Klaus Barbie is considered the most important former Nazi who became a public figure and who established himself in South America where continued his unrepentant criminal activities in close alliance with other Nazis and government officials. The Devil's Agent, a new book by Peter McFarren and Fadrique Iglesias, reveals a startling inner and detailed portrait of this horrific figure known as the Butcher of Lyon using previously unpublished letters written from Barbie's cell in Lyon, France, documents released since the removal of the Berlin Wall confirming his work as a U.S. and West German spy and over a hundred photographs of his family, business associates and Nazi friends.
This 624-page book also details Barbie's family history, the role he played as a Gestapo officer in German-occupied France, his responsibility for the murders of more than 14,000 Jews and French Resistance fighters during the Nazi Holocaust, his flight from Europe after the war with the backing of the U.S. Government, the Vatican and the International Red Cross, and his settlement in Bolivia with his wife Regine and two children.
His nefarious past exemplifies "Collective and Personal Evil" that is also addressed in this book. How the book is different: The most recent books on Barbie are over twenty years old, and do not reveal his work with U.S. and German intelligence in South America. The Devil's Agent goes deep into Barbie's life in Bolivia and relays information that has never been written about or mentioned before, as some of his closest allies and friends have just recently exposed some of his darkest secrets.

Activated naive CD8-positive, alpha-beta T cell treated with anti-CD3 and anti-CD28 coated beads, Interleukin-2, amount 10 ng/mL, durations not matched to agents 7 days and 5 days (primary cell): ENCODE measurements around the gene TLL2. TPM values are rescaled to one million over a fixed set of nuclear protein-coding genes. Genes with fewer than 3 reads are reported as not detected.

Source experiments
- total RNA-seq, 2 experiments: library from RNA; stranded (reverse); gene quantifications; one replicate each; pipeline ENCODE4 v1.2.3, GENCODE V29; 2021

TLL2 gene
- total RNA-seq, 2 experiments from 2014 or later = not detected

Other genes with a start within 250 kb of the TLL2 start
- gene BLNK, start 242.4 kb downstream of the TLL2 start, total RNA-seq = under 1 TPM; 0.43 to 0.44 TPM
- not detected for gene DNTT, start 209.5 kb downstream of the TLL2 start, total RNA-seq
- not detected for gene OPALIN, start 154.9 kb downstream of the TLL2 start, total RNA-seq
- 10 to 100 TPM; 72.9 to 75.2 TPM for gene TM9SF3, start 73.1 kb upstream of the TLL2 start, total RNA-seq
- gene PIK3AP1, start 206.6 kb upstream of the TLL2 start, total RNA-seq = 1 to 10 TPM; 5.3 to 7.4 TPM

During 1942-1944, Klaus Barbie was a mid-level Nazi officer in charge of the Gestapo HQ in Lyon, France. His treatment of prisoners ranged from banal indifference to pleasure as he sadistically tortured and murdered his victims. After the war, what set him apart was the public role he played as an unscrupulous businessman and adviser to military rulers, and Western intelligence agencies, in close alliance with other escaped Nazis, while living in Bolivia. The unrepentant war criminal was the most important Nazi to continue operating as a public figure after World War II.
In Bolivia, Barbie trafficked in tanks and weapons and supported the hunt for the Argentine-Cuban guerrilla leader "Che" Guevara. He collaborated with cocaine trafficking kingpin Roberto Suárez Gómez, authoritarian right-wing military governments and a network of escaped Nazis, paramilitaries and mercenaries from Europe and South America to overthrow a Bolivian
civilian government in 1980.
The Devils Agent describes co-author Peter McFarren's personal encounters with Klaus
Barbie in 1981, when McFarren and his colleague Maribel Schumacher were arrested in front of the Nazi's Bolivian home after trying to interview him for a story for The New York Times. McFarren obtained hundreds of Barbie's personal photographs and letters from prison that have never been made public before. Beyond their historical significance, these shine a light into Barbie's compartmentalized inner life: devoted husband, torturer, loving father, spy, adaptive businessman, anti-Semite, opportunist. Combined with extensive use of the wealth of historical materials released in the decades since the fall of the Berlin Wall, the authors connect the inner Barbie with his times to provide insight into how collective evil occurs. From crimes against humanity to Holocausts, it happens step by banal step.
McFarren also worked on the documentaries Hotel Terminus: The Life and Times of Klaus Barbie and My Enemy's Enemy and wrote numerous articles about Barbie and the military regimes he supported.
After an extensive, decades-long search by Nazi hunters Beate and Serge Klarsfeld, Barbie was identified, captured and extradited to France. He was one o